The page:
John 16:12-15: Receiving All–the Deposit of the Faith

The Deposit of the FaithWe’ve inherited a strange way of reading the Bible.  When someone reads Scripture, he often thinks each passage is a direct line, straight from God, telling him what to do.  Such a notion, however, isn’t true.  Read the Bible and you will find out otherwise.

Here’s an example.  Paul writes, “Wives, submit to your husbands as you do to the Lord” (Ephesians 5:22).  Who is Paul addressing, husbands?  Are they to force their wives to submit?  (Not if they want to live!)  Even more, if you think so, you are a poor reader of Scripture.

To whom does Paul direct the passage?  He begins, “Wives…” Paul is speaking to wives, not husbands.  The wife is to figure out how to submit, how to place herself to receive from her husband.  That’s her job, not his.  But her role does not extend to forcing her husband to love her as Christ loves the Church (Ephesians 5:25).  That’s his job.  Do you now see the importance of knowing whom Scripture addresses?

So, what about today’s Gospel reading?  We listened to Jesus speak: “I still have much more to say to you”?  Who are the “you”?  They are Jesus’ disciples, not long before He goes to the cross.  Even before His death, Jesus is preparing His Apostles-to-be for Pentecost Day, “when the Spirit of truth [will] come.”

The “you” isn’t you.  Jesus isn’t preparing you for Pentecost Day.  Pentecost Day is a completed event.  God now gives us His Holy Spirit in baptism.  “Unless one is born of water and Spirit, he cannot enter the kingdom of God” (John 3:5).  After the Spirit had descended on Peter, on Pentecost, he preached: “Repent and be baptized… and you will receive the gift of the Holy Spirit” (Acts 2:38).

So, Jesus is speaking to His disciples, hours before He will die.  He’s preparing them for Pentecost, when He will send them the Holy Spirit.  Here’s the question: Why do they need the Holy Spirit?  Jesus tells them.  “[The Holy Spirit] will guide you into all the truth….  He will take what is mine and declare it to you” (John 16:13-14).

Jesus will soon make His disciples into Apostles, sending them to be the foundation of His Church.  Ephesians 2:20: The Apostles are the foundation of Christ’s Church with Jesus as the cornerstone.  For them to become the foundation, they need “the truth,” which the Holy Spirit will give to them.

The Father is the source of this truth.  The Son receives from the Father, who then gives to the Spirit.  The Spirit, in turn, gives to the Apostles.  Are you beginning to sense a pattern here?  What are the Apostles supposed to do with what they receive?  Hoard it?  No, they pass it on, as the foundation of the Church, to the Gentiles and the next generation.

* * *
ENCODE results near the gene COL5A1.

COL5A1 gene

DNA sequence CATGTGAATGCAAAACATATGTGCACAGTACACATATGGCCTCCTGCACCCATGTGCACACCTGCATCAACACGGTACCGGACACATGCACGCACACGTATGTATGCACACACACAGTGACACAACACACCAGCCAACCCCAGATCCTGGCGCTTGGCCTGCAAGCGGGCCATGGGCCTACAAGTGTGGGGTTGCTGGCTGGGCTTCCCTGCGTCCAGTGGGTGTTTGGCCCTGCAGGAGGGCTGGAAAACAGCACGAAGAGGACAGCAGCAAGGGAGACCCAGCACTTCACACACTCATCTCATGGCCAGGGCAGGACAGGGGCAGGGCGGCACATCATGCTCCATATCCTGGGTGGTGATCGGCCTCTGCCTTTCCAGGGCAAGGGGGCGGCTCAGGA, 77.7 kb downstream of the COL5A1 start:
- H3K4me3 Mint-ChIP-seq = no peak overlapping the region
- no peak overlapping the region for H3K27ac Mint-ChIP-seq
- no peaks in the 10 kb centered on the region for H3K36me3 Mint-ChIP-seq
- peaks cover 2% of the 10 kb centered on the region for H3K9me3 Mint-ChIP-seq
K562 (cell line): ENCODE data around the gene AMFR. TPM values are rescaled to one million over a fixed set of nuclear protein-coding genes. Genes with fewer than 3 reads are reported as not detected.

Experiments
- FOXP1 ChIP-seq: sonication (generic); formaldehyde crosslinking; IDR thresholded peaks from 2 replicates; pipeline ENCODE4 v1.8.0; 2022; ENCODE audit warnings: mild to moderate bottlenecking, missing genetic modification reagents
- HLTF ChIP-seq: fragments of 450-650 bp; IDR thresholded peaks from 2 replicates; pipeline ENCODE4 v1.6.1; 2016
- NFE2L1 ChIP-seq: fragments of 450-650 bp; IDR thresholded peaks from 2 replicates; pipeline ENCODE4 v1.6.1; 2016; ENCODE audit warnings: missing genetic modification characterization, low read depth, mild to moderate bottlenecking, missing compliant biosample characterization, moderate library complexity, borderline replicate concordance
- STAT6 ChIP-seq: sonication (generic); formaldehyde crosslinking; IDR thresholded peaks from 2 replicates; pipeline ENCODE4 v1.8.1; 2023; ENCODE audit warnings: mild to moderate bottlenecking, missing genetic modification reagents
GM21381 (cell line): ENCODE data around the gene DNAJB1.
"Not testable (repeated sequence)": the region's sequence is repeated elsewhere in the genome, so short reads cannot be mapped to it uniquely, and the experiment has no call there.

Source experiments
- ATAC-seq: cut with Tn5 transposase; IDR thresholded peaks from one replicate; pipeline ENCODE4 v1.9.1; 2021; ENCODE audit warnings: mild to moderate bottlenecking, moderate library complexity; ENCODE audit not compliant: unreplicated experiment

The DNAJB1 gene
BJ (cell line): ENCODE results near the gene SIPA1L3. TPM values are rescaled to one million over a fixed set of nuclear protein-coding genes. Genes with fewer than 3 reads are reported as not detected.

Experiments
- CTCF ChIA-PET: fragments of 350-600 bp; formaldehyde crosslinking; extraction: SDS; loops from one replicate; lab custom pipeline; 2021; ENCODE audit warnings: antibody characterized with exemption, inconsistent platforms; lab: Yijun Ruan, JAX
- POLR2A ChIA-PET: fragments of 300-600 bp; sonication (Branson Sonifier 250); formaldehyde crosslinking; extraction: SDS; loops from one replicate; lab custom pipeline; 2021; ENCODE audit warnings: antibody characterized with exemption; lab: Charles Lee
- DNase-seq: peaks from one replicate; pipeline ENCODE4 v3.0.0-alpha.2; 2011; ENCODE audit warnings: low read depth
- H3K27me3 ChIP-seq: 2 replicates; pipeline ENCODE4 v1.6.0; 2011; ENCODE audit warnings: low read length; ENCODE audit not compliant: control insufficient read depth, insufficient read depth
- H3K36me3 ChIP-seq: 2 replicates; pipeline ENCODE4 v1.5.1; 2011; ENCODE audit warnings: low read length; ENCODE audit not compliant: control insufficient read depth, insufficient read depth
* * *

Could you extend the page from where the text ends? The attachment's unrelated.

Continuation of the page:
Some of this passing on of the faith is to write down this truth.  Their words and teaching will become the New Testament.  What they write down will be reliable, for those words are a product of the Holy Spirit.  Earlier, Jesus told them (not you or me), “The Holy Spirit, whom the Father will send in my name, will teach you everything and will remind you of everything I told you” (John 14:26).

So, what the Apostles receive from God the Father, through His Son, through His Spirit, the Church receives through the Apostles.  Some of this later becomes Scripture; some remained the spoken Word.  How do we know?  Scripture tells us.  2 Thessalonians 2:15, written to a congregation, reads: “stand firm and hold to the traditions we [the Apostle Paul and Pastors Timothy and Silas] passed on to you, whether by word of mouth or by letter.”

What the Apostles received, they taught and preached, as God gave them to do.  They are the foundation of the Church.  But what will happen after they die?  Implied in being a foundation is others receiving their mantle and carrying it forward.  We see this also taking place in Scripture.

In 1 Timothy and Titus, New-Testament books written to pastors, we find what those first-generation pastors are supposed to do.  Paul gives them the qualifications for a man to be a pastor (1 Tim 3:1-7, Titus 1:6-9).  Why would he give the standards for someone to serve as a pastor to pastors, and not the congregation?

It’s because Paul also commands those pastors, not the congregation, to select qualified men to serve as pastors (1 Tim 5:22, Titus 1:5).  That is how the Holy Spirit worked to ensure the deposit of the truth passed from one generation to the next.

We find those words of Scripture to be strange to our ears, for they don’t reflect our practice.  True, but aren’t you here to receive the truth?  You should be.  Doesn’t God call me to preach the truth, revealed in Scripture?  Yes!  Even more, what we may want may not match up with what Jesus wants for us.